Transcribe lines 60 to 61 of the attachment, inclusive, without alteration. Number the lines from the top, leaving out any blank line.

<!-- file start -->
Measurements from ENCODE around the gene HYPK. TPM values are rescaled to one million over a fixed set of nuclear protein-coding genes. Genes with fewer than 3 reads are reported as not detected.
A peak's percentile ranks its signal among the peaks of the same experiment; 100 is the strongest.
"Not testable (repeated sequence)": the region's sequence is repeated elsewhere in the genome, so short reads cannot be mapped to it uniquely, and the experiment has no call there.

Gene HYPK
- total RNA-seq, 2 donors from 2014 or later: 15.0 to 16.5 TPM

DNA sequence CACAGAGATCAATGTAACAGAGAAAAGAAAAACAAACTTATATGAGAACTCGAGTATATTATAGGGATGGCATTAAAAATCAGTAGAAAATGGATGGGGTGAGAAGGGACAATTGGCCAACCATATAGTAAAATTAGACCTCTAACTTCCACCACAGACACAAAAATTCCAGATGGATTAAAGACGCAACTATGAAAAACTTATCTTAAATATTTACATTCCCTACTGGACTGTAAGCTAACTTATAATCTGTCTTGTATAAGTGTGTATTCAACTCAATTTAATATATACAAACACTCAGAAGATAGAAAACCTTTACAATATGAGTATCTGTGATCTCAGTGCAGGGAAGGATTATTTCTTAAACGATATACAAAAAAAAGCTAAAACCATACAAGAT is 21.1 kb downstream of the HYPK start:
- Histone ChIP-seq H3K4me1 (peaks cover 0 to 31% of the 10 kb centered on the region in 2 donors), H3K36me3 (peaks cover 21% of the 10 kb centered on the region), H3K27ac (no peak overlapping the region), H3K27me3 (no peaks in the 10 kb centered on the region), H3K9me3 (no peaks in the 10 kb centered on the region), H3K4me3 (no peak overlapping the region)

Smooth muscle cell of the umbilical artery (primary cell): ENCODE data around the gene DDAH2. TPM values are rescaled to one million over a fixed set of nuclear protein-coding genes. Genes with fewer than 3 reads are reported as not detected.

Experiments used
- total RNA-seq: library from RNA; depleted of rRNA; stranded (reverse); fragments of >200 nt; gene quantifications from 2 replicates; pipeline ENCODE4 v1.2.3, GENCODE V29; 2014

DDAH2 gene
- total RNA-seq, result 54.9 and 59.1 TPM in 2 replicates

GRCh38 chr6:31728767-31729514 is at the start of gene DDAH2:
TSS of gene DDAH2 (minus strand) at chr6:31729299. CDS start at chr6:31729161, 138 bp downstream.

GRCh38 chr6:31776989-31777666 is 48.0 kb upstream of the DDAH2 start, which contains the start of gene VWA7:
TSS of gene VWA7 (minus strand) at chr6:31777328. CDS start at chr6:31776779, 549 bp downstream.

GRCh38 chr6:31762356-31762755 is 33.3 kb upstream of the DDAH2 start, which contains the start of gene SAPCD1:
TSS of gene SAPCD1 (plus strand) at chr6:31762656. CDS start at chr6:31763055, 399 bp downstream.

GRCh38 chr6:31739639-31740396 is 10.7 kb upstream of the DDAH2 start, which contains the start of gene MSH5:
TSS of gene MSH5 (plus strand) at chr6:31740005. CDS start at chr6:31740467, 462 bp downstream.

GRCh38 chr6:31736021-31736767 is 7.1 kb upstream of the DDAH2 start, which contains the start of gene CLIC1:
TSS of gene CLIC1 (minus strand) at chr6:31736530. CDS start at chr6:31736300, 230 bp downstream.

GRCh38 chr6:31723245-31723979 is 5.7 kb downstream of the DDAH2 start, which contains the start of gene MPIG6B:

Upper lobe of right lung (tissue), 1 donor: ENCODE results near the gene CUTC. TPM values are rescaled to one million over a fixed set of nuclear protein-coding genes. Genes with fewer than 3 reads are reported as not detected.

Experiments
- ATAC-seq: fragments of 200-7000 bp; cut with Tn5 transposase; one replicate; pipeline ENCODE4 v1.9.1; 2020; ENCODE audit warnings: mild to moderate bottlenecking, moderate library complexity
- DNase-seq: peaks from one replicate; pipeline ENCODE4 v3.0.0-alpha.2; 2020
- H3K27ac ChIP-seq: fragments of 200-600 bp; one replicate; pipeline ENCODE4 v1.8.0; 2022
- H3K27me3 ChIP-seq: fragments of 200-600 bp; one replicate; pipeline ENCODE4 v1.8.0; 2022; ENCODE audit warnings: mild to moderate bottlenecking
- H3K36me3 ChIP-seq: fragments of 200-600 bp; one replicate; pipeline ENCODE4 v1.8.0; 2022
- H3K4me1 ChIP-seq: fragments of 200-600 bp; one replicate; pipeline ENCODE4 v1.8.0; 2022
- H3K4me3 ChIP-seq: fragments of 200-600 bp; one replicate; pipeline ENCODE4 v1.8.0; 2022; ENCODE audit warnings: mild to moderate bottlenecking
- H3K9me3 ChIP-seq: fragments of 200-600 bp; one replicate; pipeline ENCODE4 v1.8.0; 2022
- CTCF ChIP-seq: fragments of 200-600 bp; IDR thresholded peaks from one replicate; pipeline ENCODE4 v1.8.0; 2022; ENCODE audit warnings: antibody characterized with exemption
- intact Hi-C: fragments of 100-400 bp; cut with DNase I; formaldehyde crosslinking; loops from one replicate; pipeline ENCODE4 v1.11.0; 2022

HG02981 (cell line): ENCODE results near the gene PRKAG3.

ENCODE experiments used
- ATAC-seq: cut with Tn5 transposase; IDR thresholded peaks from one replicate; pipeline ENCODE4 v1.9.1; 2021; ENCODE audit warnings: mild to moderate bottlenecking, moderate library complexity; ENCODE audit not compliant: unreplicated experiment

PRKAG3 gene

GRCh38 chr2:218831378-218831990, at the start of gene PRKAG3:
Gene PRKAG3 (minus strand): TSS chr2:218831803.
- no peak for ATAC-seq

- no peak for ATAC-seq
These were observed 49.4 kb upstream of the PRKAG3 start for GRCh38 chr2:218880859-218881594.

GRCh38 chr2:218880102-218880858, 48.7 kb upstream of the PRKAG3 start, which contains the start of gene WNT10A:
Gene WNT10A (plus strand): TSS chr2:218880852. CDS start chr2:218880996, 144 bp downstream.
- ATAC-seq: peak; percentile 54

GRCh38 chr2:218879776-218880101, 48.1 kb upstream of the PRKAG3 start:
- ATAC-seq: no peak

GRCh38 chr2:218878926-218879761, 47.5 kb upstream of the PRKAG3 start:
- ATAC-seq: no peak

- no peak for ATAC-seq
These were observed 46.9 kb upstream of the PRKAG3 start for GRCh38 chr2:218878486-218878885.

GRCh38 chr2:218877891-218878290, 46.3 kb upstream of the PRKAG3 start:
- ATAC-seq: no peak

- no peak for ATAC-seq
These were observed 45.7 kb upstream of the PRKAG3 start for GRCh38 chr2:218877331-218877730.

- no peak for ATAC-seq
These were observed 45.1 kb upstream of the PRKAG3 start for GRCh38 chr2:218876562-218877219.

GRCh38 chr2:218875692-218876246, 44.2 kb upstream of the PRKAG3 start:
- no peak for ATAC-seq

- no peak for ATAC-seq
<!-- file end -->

GRCh38 chr2:218875692-218876246, 44.2 kb upstream of the PRKAG3 start:
- no peak for ATAC-seq